Which, for some reason brings to mind this video clip from a Love Ride I once saw: A rider in the pack was riding down the 5 on his Harley with his very heavyset woman behind him when she leaned over a little bit and she fell right off the bike. Plop! She was down and out but he rode on. He didn't even notice she was gone. And sometimes the passenger in the marriage falls out of love, out of respect - opts out - and the other doesn't even notice until the passenger asks for a divorce.

Yes, bad things happen when someone's forced to ride in the passenger seat in a relationship and they don't want to be there. No wonder so many relationships end up crashing: negative control can drive a relationship right offor into the breakup cliff.

Otoh, the other party just doesn't seem to understand that negative control is often a strategy of last resort the only way some men or women have any control at all. In my experience of knowing hundreds and hundreds of couples over decades, negative control is almost inevitable if one of the two dominates the relationship one way or another. It seems that there's no other way to deal with the other. But, just like children acting out, those techniques don't get them what they really want which is to be a co-rider. It sure doesn't make the other person fall back in love with them and it usually drives them farther away.

Then again, there are those who operate by negative control because that's they way they like it - like with Mr. Inappropriate. Negative control sure can terrorize the other into staying together as long as the other can be taken on a guilt trip. Those who use negative control like that bully their partner and then let up just before the other walks out. Then they appear to have changed and promise they've changed. They aren't like that anymore. Can't the other see how they've changed? They want the relationship to work. They'll do anything. Promise anything. They're different now. They've changed.

But they haven't. They never do. Not really. Not for long. I went through that with Mr. Inappropriate. Every time I was going to walk out the door he'd suddenly be sweet and nice and attentive to me. He really wanted to work on our marriage. He did the things around the house that he wouldn't before and want to do things with me. He'd talk the sweet talk. And all that would last until he was sure I'd stay and then he'd revert and become twice as bad as he was before.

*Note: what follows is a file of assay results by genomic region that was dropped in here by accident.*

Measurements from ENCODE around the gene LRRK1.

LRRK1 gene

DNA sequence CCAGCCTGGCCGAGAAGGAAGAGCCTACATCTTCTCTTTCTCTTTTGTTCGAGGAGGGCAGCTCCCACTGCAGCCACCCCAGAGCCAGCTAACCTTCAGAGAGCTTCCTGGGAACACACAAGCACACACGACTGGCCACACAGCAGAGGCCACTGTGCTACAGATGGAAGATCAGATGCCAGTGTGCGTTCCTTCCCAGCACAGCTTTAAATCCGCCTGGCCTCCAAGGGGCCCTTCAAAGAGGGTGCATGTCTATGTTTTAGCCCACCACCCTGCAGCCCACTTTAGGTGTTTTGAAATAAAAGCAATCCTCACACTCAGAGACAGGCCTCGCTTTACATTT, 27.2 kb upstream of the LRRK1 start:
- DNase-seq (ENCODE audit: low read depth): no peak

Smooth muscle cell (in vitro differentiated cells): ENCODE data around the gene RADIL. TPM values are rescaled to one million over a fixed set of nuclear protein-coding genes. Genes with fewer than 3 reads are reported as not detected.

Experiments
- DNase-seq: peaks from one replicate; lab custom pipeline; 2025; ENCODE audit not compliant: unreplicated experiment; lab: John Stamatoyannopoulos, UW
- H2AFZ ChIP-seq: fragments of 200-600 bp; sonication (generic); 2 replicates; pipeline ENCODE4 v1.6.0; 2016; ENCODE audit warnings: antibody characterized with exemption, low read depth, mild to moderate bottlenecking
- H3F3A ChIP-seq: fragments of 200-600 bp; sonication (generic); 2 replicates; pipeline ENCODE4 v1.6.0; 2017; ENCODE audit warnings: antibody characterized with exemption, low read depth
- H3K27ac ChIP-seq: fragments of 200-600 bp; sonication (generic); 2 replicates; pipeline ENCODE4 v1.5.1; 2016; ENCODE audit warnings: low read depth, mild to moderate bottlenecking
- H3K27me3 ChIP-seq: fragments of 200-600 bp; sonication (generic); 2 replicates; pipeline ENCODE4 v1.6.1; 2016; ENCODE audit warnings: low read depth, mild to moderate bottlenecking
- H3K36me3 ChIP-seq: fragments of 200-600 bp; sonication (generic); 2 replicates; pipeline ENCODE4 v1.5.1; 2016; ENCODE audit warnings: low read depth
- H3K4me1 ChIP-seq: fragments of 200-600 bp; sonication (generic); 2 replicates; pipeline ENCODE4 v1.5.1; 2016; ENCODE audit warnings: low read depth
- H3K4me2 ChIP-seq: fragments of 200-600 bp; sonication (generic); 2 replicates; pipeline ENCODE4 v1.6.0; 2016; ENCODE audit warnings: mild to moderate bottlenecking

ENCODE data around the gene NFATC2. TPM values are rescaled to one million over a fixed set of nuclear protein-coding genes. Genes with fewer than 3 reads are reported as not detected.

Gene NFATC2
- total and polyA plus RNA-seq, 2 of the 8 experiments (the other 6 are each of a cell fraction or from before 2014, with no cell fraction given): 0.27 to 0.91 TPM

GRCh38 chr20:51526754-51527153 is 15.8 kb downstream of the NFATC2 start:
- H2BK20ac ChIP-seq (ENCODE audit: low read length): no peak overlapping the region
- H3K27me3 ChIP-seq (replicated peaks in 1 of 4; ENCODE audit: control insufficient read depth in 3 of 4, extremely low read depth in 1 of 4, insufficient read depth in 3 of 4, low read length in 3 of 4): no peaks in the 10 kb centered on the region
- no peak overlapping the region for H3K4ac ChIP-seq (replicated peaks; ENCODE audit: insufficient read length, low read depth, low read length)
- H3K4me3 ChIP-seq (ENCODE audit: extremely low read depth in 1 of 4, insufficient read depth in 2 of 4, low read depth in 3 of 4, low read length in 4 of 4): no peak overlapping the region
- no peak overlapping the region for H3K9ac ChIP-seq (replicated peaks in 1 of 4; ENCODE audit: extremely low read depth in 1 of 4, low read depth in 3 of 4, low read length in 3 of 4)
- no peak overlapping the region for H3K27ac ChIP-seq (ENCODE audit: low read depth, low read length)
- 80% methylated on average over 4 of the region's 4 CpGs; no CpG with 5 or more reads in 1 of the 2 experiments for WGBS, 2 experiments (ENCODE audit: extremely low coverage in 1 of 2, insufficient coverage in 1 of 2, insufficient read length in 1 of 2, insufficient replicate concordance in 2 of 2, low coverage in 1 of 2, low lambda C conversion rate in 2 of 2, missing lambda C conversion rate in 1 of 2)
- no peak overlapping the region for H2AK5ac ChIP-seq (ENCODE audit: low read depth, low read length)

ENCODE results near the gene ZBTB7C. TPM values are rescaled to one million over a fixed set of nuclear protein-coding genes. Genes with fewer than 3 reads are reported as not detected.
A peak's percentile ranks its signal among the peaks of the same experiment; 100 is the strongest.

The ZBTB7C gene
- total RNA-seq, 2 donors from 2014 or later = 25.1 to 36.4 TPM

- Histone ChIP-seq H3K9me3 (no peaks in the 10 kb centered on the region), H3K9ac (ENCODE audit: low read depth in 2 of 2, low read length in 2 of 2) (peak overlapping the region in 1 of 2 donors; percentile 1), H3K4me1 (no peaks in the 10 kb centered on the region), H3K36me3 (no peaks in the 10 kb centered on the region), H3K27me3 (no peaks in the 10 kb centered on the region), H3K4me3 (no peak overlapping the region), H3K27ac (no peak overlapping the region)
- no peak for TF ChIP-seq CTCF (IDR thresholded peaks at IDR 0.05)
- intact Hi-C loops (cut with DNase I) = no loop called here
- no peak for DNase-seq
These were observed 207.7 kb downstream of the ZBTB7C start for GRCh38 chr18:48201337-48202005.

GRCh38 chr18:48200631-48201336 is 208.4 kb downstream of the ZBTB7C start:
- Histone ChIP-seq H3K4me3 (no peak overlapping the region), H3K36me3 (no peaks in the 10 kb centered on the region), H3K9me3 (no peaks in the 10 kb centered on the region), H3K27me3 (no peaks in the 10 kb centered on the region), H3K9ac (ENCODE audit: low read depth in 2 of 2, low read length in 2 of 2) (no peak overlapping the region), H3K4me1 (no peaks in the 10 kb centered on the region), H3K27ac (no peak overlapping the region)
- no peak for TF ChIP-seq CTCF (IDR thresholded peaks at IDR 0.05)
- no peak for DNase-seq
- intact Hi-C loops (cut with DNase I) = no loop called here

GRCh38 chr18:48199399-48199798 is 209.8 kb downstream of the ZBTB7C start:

The issue is whether people really can change and I believe they can if they want to actually change the behavior for themselves. In reality, it often means that whatever they changed was really for another reason: I know people who gave up drinking or smoking to keep a loved one or a job, for example. In those cases, it doesn't usually last because we're not doing it because we own the change accept responsibility for our behavior, realize it's wrong and want to change for our own sake. When we do it for our kids or our significant other or friends/family or employer, the offending behavior tends to comes back and especially when things get a little stressful. And, because they didn't do it for themselves, they're even more secretive and so the betrayal is greater when its discovered. And it's that betrayal that does more destruction to the relationship than the behavior had in the first place. Or, in the words of Homer Simpson, "I guess some people never change. Or they quickly change and quickly change back."

I know other men and women besides Mr. Inappropriate who've done the negative control then the sweetness and light and other men and women who've been tricked by the Oh-but-Ive-changed into staying and staying: first they're cowed and then they're deluded then they're disillusioned and then they finally leave after they've ruined their kid's lives and their lives by trying to save the relationship. Of course, at the time those of us who've been deluded that way never think we're being fooled and being fools. We only see it just before the ultimate crash. Until then, we stay and stay. But, as they say, some people prefer a known misery to an unknown freedom. And some people can't believe they deserve to be happy and to find someone who loves them for who they are. Women, in particular, find it so easy to sacrifice self respect for the facsimile of a marriage. But sometimes, those cowed and deluded do finally get off the bike and find their own ride. Like I did.